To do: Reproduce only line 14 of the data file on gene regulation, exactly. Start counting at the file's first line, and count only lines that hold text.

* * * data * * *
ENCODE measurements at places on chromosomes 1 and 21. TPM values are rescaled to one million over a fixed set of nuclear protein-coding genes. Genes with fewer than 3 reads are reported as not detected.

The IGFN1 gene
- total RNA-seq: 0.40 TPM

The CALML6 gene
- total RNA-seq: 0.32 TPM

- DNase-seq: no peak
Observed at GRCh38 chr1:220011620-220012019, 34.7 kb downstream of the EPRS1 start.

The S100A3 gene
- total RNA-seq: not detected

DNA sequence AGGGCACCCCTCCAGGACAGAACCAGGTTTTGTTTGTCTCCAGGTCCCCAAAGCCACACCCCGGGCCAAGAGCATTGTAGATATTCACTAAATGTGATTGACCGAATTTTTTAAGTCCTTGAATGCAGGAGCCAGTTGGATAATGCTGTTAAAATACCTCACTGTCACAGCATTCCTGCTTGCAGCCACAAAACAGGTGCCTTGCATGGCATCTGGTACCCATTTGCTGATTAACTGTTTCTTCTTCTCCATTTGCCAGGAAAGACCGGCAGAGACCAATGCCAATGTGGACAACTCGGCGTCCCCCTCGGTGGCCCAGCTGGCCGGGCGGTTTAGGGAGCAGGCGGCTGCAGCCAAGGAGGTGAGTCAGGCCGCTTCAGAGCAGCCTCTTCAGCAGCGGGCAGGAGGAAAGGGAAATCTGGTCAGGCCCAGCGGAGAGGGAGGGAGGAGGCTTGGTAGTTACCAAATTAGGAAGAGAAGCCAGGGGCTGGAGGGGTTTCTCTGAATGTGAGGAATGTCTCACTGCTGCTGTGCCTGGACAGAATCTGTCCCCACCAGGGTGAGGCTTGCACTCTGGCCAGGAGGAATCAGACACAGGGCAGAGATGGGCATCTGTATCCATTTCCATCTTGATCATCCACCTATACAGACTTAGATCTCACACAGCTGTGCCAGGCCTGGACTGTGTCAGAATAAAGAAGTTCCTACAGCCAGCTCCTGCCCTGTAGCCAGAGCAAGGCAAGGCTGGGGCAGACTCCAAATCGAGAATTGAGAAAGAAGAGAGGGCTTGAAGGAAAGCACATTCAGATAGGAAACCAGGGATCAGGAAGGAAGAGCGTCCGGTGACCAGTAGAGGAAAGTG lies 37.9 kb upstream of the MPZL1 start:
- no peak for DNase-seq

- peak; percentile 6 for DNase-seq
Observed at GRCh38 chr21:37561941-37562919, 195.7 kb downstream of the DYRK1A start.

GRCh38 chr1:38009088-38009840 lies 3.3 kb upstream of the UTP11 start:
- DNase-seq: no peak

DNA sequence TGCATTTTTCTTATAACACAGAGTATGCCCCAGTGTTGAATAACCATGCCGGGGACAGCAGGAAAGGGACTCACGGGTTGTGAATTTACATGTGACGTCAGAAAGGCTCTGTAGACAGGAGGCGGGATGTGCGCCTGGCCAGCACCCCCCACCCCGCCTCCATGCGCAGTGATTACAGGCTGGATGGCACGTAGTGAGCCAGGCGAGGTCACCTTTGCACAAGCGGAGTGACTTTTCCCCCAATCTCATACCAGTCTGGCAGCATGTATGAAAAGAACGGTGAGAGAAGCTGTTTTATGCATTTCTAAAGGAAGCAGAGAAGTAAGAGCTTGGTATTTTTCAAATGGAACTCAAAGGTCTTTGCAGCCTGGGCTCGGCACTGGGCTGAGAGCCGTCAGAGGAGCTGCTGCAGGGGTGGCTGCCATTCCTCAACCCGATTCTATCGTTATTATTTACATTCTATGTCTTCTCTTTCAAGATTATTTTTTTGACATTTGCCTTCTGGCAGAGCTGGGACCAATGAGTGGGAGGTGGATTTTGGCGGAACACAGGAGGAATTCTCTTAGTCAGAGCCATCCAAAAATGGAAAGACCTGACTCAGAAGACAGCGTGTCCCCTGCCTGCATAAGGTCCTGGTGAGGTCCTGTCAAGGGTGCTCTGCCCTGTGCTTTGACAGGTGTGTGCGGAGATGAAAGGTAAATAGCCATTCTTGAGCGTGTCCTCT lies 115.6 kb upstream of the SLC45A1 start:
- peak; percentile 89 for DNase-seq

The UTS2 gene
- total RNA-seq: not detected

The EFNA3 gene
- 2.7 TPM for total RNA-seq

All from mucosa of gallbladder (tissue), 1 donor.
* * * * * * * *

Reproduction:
GRCh38 chr1:38009088-38009840 lies 3.3 kb upstream of the UTP11 start: